There’s no easy way to manage this. You might end up losing people. The key thing to showcase when bringing in new hires is how much more skill, experience or gravitas that person brings to the table. By definition, the more obvious that is, the easier it is for the team to accept the new guy.

Maintain Culture, But Keep An Open Mind

Your pace of hiring will accelerate rapidly, and this could create a clash with your existing culture. Veteran employees will feel threatened. New arrivals may present ideas that seem antithetical to your freewheeling culture.

Managing this transition requires maturity. Often, the traits that got you to your current state are in opposition to the ones that will get you to the next level. You’ll need to introduce some level of overhead that may ruffle some feathers among your earliest hires — who joined you in part for the freedom that comes with startups. New hires might be stymied by entrenched cliques, and possibly may be less comfortable with unclear reporting structures.

This is a delicate problem to manage, but the key thing to keep in mind is performance. Screen for performance ruthlessly when hiring. Hold everyone, old and new, to metrics. If you can make it clear that everyone is rowing in the same direction, you’ll be surprised how formerly warring tribes can find common ground. As always, founders need to set the pace, be aware and be present.

Reviewing Lawyers And Finance Roles

With a large influx of capital, you can expect your new investors to kick the tires of your service providers to see if they pass muster at the next stage.

In the case of accountants, moving to a Big Four firm is a smart idea. Whether you raised $10 million in a Series A or $50 million in a Series B, starting to create a trail of proper audits will only help you raise the next round of funding or prepare for the heightened scrutiny of an IPO.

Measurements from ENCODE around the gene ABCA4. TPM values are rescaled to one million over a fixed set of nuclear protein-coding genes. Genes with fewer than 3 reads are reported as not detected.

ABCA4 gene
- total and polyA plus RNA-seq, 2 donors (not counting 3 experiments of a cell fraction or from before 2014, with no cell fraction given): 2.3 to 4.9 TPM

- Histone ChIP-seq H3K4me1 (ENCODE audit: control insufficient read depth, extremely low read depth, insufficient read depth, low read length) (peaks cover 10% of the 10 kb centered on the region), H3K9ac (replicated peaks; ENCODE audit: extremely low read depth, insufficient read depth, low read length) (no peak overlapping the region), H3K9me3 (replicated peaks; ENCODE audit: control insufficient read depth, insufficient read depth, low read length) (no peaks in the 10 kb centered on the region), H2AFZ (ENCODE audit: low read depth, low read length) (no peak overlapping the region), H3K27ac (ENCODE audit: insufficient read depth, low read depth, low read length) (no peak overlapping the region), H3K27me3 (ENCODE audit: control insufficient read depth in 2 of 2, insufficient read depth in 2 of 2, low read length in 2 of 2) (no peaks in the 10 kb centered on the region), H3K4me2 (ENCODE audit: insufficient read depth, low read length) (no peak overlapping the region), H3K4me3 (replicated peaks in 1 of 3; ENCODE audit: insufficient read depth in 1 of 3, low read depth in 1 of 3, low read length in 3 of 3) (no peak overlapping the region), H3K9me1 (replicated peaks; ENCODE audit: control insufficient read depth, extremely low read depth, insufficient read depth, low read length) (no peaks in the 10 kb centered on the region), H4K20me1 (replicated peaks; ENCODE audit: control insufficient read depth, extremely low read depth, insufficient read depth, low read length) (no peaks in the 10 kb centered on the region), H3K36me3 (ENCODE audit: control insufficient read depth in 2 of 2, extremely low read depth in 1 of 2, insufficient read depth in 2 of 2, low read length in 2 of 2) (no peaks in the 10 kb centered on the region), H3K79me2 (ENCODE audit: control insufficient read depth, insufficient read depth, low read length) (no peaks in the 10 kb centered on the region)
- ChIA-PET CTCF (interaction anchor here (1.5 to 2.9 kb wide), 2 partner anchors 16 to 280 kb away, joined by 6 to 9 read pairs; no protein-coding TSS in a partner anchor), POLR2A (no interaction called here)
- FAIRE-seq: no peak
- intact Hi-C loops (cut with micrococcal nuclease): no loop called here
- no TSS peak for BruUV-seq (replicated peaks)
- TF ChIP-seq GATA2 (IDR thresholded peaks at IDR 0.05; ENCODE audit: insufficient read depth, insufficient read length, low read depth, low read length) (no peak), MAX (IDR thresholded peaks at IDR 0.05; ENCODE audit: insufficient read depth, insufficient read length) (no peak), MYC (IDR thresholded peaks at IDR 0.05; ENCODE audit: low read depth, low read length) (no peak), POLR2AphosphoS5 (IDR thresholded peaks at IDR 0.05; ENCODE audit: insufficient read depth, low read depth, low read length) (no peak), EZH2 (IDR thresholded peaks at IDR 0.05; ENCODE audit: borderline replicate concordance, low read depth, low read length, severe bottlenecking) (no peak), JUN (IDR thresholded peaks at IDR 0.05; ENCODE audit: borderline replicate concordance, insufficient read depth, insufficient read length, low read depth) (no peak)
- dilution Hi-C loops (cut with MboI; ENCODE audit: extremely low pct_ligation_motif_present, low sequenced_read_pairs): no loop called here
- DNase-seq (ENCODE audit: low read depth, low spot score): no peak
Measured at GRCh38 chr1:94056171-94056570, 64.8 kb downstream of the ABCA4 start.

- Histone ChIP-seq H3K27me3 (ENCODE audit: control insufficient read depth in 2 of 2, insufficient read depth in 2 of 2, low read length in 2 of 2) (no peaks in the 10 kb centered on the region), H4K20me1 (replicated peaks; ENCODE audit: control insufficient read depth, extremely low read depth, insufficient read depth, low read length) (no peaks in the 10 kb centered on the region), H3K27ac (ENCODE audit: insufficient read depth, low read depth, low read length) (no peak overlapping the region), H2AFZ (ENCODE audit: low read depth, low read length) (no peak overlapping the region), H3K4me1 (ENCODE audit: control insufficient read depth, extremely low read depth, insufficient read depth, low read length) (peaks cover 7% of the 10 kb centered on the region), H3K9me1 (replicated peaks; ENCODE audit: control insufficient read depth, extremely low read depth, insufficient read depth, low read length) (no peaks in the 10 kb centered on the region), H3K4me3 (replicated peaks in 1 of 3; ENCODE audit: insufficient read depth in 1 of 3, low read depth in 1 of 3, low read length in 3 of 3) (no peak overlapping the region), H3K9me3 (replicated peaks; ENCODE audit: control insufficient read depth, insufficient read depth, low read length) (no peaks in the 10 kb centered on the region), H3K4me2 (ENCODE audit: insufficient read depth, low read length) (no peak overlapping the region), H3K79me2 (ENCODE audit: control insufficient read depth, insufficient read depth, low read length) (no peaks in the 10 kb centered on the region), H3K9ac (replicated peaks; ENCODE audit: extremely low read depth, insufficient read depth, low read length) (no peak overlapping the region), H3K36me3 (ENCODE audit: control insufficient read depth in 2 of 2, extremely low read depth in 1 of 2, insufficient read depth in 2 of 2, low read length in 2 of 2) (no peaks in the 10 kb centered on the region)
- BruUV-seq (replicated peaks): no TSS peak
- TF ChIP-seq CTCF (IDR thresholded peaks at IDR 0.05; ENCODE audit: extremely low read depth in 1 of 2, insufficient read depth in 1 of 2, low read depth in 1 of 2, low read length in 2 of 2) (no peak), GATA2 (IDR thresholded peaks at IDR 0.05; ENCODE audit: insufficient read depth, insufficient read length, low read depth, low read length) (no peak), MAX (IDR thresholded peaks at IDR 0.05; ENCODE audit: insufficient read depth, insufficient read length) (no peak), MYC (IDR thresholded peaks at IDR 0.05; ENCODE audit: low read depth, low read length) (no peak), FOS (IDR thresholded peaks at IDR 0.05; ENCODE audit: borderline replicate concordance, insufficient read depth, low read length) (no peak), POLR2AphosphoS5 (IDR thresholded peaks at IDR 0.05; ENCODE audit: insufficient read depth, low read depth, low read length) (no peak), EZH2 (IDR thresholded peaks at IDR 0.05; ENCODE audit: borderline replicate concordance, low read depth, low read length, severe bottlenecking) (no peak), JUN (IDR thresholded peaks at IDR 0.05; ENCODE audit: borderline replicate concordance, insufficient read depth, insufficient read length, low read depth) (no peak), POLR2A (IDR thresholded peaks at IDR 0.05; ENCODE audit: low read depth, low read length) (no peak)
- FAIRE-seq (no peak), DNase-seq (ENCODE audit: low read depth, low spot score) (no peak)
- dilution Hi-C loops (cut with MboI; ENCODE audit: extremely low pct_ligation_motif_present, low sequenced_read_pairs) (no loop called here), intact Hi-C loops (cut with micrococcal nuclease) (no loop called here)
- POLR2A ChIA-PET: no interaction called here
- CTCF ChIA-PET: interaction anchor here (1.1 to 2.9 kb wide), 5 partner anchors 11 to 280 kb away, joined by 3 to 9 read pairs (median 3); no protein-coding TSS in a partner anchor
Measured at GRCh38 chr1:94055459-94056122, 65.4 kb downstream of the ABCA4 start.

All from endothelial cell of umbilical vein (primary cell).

Law firms will also get reviewed. Many VCs have relationships with top-tier legal thinkers and will push you to move your business to them. There’s nothing inherently wrong with this. Having a team that has successfully defended major patent litigation or facilitated M&A activity is never a bad thing, but I advise all the founders in my portfolio to trust their guts. If your lawyer has gotten you this far, and provided they are not a family member, be careful before you swap them out.

You can make a big impact without becoming a “big company.”

The big picture here is that you should start thinking a bit more about the “end game” of your company, even if it still feels far off. Not bankruptcy, but by taking money and earning a higher valuation, you’ve narrowed your options significantly. Think about who your short list of acquirers could be. What are the milestones that would set you up for the next funding round? Internalize the reality of what it could mean to prep for an IPO. Make sure you have the right people around the table with you to prepare for this part of the journey.

Grow slowly: SeatGeek is one of the most exciting companies in the Founder Collective portfolio; Jack Groetzinger recently admitted he didn’t have a full-time employee in charge of finance until after raising $103 million dollars in venture capital. He also hadn’t hired a CMO, despite transacting hundreds of millions of dollars in GMV. You can make a big impact without becoming a “big company.”

Cultivate A Trusted Peer Group

Pressure from investors becomes more pronounced in this phase of your company’s growth. Whether it’s them asking you to hire faster, spend more on customer acquisition or moving your business to a law firm they feel more comfortable with.

Ideally your early stage investors will help you manage these new board dynamics. It’s one of the reasons we’ve designed Founder Collective around the seed stage of funding. We want to be totally aligned with our founders and be able to offer them unbiased counsel as the company grows.

I advise all the founders in our portfolio to cultivate a network of peers that can help them navigate these tricky power dynamics. Find people who were in your shoes a year ago and use the PR bounce your funding will create to connect with them. Try to set up a lunch to hear their stories and learn from their challenges and collective wisdom.  We’ve seen how having 2-3 unaffiliated peers who are a year or so ahead in the fundraising process can help founders scale the learning curve more quickly.

The Nuts And Bolts of Managing A Billion-Dollar Valuation

Be skeptical about exotic “services.” If you’ve raised intelligently, your company is at the “peak of promise,” and many will want a piece of it. Trade marketing groups and service providers will come out of the woodwork. It will also make you an attractive target for exotic financial services.

You’ll be exposed to weird instruments, like “mezzanine venture debt.” This mechanism offers downside protection for companies with high valuations, but costs millions of dollars. Your lead investors might even be pushing them on you.

In certain cases these offerings have merit, but if it isn’t really clear to you, get comfortable pushing back.

Minding The Store